We are interested in doing more than just the straight black currant juice.  We’d like to do blends – black currant blends very well with apple and cranberry and things like that.  We have built our own bottling operation so we can do our fresh juice yearround at our farm. 

Things change over the years and we’re kind of evolving a little away from the pick-your-own business – more into the processing of the black currant.  Right now we farm on this property about 120 acres of fruits and Christmas trees. We also lease approximately 35 more acres for the black currants on land that is under the Farmland Preservation. And we are planting every year more and more acres.

We have purchased a black currant harvester from Finland, which has the ability to pick anywhere from 300 to 400 acres a year. We easily could go to that level with acreage at the level of equipment we have now. There is quite a bit of preserved land around, and I do get calls from landowners all the time looking to rent out their land. So we do have a possibility of putting a nice crop on those those lands that are preserved.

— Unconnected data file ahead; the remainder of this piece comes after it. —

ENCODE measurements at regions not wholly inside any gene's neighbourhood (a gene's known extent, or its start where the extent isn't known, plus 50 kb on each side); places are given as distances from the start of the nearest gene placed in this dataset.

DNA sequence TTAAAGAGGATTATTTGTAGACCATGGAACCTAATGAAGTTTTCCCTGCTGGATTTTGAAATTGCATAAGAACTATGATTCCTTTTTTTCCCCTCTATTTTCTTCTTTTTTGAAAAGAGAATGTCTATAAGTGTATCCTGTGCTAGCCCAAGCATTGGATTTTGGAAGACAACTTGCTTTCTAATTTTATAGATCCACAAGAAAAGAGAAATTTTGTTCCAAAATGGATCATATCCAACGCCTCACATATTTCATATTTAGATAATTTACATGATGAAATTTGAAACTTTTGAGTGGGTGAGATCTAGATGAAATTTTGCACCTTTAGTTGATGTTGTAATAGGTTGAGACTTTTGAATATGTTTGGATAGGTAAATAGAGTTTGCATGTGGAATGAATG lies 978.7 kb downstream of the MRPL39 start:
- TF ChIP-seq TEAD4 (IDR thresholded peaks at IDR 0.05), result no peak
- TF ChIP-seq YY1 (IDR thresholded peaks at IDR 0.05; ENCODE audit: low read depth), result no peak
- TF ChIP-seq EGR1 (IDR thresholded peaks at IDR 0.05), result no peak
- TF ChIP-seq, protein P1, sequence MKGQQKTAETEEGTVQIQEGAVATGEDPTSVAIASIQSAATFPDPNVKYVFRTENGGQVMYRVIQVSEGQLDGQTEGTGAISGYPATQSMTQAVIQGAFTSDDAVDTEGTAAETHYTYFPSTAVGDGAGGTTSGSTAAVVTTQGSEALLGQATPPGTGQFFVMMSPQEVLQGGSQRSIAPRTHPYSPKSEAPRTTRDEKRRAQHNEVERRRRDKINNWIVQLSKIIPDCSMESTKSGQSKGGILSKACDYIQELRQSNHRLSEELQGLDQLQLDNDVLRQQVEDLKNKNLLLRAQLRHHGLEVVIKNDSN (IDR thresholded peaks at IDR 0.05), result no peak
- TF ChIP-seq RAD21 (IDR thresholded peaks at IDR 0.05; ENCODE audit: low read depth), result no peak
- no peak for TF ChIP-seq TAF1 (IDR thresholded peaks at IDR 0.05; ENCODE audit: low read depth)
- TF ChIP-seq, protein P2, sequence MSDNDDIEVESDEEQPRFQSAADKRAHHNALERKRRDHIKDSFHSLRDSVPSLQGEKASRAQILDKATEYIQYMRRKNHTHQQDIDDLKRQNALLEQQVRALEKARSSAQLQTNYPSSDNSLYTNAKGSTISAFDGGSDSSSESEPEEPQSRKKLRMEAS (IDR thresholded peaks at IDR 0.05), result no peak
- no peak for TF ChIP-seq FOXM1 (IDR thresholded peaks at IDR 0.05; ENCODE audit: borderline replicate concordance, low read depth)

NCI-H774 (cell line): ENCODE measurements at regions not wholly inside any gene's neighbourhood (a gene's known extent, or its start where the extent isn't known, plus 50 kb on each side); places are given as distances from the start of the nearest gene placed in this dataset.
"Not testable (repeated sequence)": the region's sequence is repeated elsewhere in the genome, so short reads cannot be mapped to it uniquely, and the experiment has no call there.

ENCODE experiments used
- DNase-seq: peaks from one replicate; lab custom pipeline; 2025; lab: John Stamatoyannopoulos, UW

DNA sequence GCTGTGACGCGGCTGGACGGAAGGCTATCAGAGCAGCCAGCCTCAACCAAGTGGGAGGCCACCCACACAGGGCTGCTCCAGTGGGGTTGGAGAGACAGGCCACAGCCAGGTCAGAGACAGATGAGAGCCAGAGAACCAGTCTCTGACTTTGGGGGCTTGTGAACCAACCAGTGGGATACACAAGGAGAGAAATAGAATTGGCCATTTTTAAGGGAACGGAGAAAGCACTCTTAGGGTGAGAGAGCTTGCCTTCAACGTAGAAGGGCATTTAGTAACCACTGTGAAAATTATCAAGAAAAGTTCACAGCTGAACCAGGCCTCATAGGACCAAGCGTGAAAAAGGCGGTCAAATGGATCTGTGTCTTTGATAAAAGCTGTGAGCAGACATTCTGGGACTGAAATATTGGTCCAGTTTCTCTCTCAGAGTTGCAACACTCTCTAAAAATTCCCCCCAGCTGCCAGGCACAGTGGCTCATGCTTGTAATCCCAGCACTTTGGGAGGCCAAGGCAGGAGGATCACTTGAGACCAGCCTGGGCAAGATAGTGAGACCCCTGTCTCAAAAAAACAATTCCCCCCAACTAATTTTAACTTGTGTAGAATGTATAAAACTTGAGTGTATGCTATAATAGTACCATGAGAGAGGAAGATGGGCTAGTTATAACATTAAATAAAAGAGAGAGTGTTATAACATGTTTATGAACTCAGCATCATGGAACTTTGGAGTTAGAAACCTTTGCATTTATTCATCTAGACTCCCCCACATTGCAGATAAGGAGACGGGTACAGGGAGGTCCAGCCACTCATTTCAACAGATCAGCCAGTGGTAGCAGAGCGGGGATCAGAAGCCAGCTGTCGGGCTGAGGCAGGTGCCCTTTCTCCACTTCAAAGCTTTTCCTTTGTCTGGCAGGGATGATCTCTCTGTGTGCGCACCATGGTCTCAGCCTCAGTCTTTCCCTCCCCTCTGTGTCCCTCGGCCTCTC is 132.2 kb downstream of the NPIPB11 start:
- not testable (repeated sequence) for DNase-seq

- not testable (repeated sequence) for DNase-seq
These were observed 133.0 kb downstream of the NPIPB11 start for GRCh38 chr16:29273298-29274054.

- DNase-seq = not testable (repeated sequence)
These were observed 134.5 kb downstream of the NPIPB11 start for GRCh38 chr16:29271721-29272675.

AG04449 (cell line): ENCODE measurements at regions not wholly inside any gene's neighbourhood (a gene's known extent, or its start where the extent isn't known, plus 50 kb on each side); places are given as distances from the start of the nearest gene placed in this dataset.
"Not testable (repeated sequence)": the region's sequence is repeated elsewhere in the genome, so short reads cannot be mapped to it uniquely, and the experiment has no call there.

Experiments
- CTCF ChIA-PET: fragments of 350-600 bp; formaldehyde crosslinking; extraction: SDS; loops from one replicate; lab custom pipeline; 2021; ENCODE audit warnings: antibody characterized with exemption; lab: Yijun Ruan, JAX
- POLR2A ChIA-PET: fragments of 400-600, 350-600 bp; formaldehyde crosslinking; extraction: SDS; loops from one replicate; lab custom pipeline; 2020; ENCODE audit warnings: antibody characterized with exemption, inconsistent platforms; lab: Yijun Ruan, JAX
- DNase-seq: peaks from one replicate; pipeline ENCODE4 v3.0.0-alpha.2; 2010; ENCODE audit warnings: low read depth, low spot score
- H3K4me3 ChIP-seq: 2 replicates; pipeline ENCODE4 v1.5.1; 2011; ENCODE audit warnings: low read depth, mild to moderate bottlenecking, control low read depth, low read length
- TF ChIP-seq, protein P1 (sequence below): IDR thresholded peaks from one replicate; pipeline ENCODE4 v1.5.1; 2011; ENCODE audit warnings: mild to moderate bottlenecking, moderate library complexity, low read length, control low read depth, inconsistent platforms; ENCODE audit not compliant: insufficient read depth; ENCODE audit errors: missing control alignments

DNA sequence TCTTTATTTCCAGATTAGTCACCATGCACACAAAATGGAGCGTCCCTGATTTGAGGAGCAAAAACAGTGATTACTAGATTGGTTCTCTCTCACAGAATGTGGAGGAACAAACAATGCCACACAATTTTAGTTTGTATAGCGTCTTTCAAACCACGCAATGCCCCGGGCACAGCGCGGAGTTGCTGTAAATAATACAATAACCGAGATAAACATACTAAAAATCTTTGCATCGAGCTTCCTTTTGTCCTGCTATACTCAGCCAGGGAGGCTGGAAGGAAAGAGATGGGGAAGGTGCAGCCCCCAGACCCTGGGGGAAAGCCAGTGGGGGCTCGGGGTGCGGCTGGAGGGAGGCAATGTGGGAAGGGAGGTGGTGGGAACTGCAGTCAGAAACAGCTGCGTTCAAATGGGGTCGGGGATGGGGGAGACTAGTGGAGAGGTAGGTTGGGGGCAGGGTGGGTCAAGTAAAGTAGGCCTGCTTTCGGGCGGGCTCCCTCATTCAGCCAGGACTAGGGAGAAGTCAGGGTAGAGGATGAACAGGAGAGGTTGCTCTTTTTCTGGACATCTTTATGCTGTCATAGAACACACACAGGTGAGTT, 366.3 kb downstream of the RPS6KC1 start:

In the mid-80’s or so, we were looking around for other crops to try to diversify the farm a bit, so we got into the specialty mushroom crop of oyster mushrooms. We built the facility to grow the oyster mushrooms as a contract grower. We don’t retail mushroom so people don’t really even know we grow then. We pick seven days a week and ship them three days a week to Franklin Mushroom Farm where they are packaged and sold under the Franklin label throughout New England and the northeast.

[Since this interview, Franklin Mushroom Farm moved its operations out of Connecticut and Brown is no longer growing mushrooms for the company.]

Passing the farm to the next generation is the long-term plan

There are more and more farmers going out and land is being gobbled up for development. So the only real land available to me is land that is preserved.

We have not sold any development rights as of this point, but we do lease a lot of land that is under that program. (Brown is referring to land protected as farmland by Connecticut’s Purchase of Development Rights program.) With the pressures of development in eastern Connecticut, farmland is becoming more and more scarce, so for the black currant crop, which is a long-term crop, we have to get into a minimum of a ten-year lease. 

I would like to see the farm outlast me. I’m kind of thinking in that direction right now. We actually have dropped out some crops, minor crops – peaches some of the small raspberries, blackberries – just to simplify the operation a bit. And we may drop more crops as we go. 

I have one daughter, she’s nine years old and does show some interest in agriculture. So I’m trying to develop a farm that she can take over, not quite as diversified as we are right now.

Copyright 2008 SimonPure Productions, LLC

Working the Land: The Story of Connecticut Agriculture
is a Co-Production of
SimonPure Productions and Connecticut Humanities Council